From the 23rd to the 25th October, forty seven students from the following local schools benefitted from a unique hands-on learning experience hosted at Culford School.
- King Edwards School
- St Benedicts School
- County Upper School
- Thurston Community College
- Stour Valley Community College
- Sybil Andrews Academy
- Culford School
- Ixworth Free School
The three-day residential programme, led by national educational charity, The Smallpeice Trust and funded by the local William and Ellen Vinten Trust, aimed to engage the students and provide them with the opportunity to learn about careers in engineering through a major project, company visit and presentations.
Students were given a unique insight into a famous local engineering company when they visited Vitec Videocom, to see all aspects of engineering in action; in a company founded by the Vinten family.
In teams, the 13 to 15 year old students worked on technical challenges led by engineers from Jaguar Land Rover (JLR) and Thales. The JLR design-and-make projects included designing, building and promoting an all-terrain motor-powered vehicle. For Thales Derek Langley, the authority on airborne reconnaissance systems, created a new project based on a STEM activity that he delivers at Latitude. This set up a challenging space rescue with many difficult constraints and new technical concepts that had to be mastered; most importantly it taught the students the importance of rapid concept development, experimentation and adaptation in order to attempt the mission. As well as working on the design, build and test elements of the projects, the students developed life skills such as team work, communication, problem solving, time management, finance and presentations.
The social programme included a reception and Gala dinner, with guests from local companies and the teachers from the schools involved. Adeline-Fleur Flemming from ARM was the inspirational guest speaker.
The experience finished with students presenting their projects to guests and families. Prizes were awarded to the best project teams by Jaguar Land Rover and Thales.
A prize was awarded by Adeline-Fleur Flemming for the best presentation.
Two outstanding students Jack Groom & Charlotte Hudson were recognised and received a prize of their choice of Smallpeice residential courses.
The closing speech was given by Emma Devlin who attended the first Bury St Edmunds Engineering Experience in 2010 and is now in her last year studying Engineering at Cardiff.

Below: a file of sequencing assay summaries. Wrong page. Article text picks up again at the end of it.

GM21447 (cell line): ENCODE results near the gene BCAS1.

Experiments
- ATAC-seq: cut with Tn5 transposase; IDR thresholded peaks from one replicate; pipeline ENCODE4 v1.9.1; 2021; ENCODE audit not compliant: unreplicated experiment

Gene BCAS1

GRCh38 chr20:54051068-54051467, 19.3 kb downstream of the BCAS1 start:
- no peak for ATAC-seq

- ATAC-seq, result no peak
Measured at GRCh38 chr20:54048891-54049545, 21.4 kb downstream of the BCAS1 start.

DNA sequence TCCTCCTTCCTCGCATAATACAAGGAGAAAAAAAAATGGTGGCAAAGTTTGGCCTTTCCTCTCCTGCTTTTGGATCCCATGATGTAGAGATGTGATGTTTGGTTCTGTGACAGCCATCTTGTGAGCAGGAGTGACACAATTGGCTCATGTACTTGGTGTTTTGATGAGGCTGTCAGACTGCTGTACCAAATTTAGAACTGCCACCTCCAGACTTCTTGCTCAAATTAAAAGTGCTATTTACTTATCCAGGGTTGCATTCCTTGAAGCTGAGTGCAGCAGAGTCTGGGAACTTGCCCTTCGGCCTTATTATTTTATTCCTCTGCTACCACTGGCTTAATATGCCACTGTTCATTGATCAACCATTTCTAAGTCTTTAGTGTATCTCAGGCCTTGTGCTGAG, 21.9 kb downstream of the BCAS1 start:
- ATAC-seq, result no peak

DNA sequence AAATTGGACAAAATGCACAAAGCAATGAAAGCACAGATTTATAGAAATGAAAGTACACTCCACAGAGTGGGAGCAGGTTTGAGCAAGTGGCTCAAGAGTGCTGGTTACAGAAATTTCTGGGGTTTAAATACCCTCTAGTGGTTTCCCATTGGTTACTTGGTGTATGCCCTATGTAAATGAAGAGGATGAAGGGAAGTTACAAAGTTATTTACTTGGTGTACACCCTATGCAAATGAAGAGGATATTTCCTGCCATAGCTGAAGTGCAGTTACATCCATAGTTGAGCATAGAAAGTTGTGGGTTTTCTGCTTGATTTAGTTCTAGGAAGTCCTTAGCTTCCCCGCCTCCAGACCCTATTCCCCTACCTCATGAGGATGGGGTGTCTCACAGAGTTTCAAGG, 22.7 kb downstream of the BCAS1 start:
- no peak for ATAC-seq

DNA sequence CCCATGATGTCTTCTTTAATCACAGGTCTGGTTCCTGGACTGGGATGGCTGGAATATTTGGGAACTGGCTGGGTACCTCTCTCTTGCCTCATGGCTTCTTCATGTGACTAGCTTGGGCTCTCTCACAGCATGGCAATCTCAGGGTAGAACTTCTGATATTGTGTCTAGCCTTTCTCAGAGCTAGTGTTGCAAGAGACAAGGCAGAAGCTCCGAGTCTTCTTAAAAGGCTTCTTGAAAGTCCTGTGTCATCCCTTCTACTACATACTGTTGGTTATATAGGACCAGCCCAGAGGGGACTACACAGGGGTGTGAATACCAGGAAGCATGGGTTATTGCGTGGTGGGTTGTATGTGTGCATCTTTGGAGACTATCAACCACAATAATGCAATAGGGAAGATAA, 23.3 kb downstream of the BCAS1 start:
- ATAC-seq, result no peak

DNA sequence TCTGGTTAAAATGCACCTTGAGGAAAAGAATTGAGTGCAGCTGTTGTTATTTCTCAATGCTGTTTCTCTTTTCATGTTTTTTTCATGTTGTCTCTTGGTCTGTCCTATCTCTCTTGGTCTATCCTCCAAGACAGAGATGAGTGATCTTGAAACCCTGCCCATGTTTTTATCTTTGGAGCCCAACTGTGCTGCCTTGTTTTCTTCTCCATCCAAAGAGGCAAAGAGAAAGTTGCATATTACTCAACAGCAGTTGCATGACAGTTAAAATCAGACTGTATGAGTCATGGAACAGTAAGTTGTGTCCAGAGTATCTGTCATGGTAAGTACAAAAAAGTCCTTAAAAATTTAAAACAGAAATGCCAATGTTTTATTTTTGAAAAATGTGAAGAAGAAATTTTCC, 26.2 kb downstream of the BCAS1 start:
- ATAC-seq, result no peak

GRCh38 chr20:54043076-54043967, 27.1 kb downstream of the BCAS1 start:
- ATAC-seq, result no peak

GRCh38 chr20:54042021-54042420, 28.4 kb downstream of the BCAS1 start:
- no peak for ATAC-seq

David Youngman, Trustee of the Vinten Trust and lead for the event, said that he and his fellow trustees were delighted to continue to organise and fund this event for the fifth time. He added,
“Our aim is to open the eyes of our local students to the amazing and abundant possibilities of a career in Engineering, this event allows us to work with other brilliant organisations to deliver a focused and fun insight that can play a major part in setting the direction for students that attend. It is brilliant to work with the Smallpeice Trust, who share our local goals at a national level, to encourage young students to consider a career in engineering. Without them and the significant active involvement and support from the teams from Thales, Jaguar Land Rover and Vitec Video Com we would not be able to deliver such a unique event to the students of Bury St Edmunds who we hope to inspire.”
Emma Culey, Education Officer from The Smallpeice Trust commented, “ I have been so impressed by the enthusiasm, commitment and resilience shown by the students on this course. Through this programme, the students have developed their engineering, teamworking and social skills and I hope this opportunity has opened up the students eyes to how exciting a career in engineering can be. We are extremely grateful to the William and Ellen Vinten Trust for sponsoring this course.”
Established in 1982, the principal aim of the William and Ellen Vinten Trust is to pursue initiatives which increase the interest of school and college students in the Bury St Edmunds area in science and technology subjects. The goal is to increase the numbers of students who might consider careers in the engineering disciplines and to improve their levels of attainment
Founded by Dr Cosby Smallpeice in 1966, The Smallpeice Trust has grown successfully over the past 50 years, helping thousands of young people find a successful career in a multitude of disciplines within the industry from engineering materials, marine technology and naval architecture to nanotechnology and structural engineering. Through running residential courses and STEM enrichment days, more than 50,000 students have attended a Smallpeice activity in the past year.
Vintner Trust – Nov 2017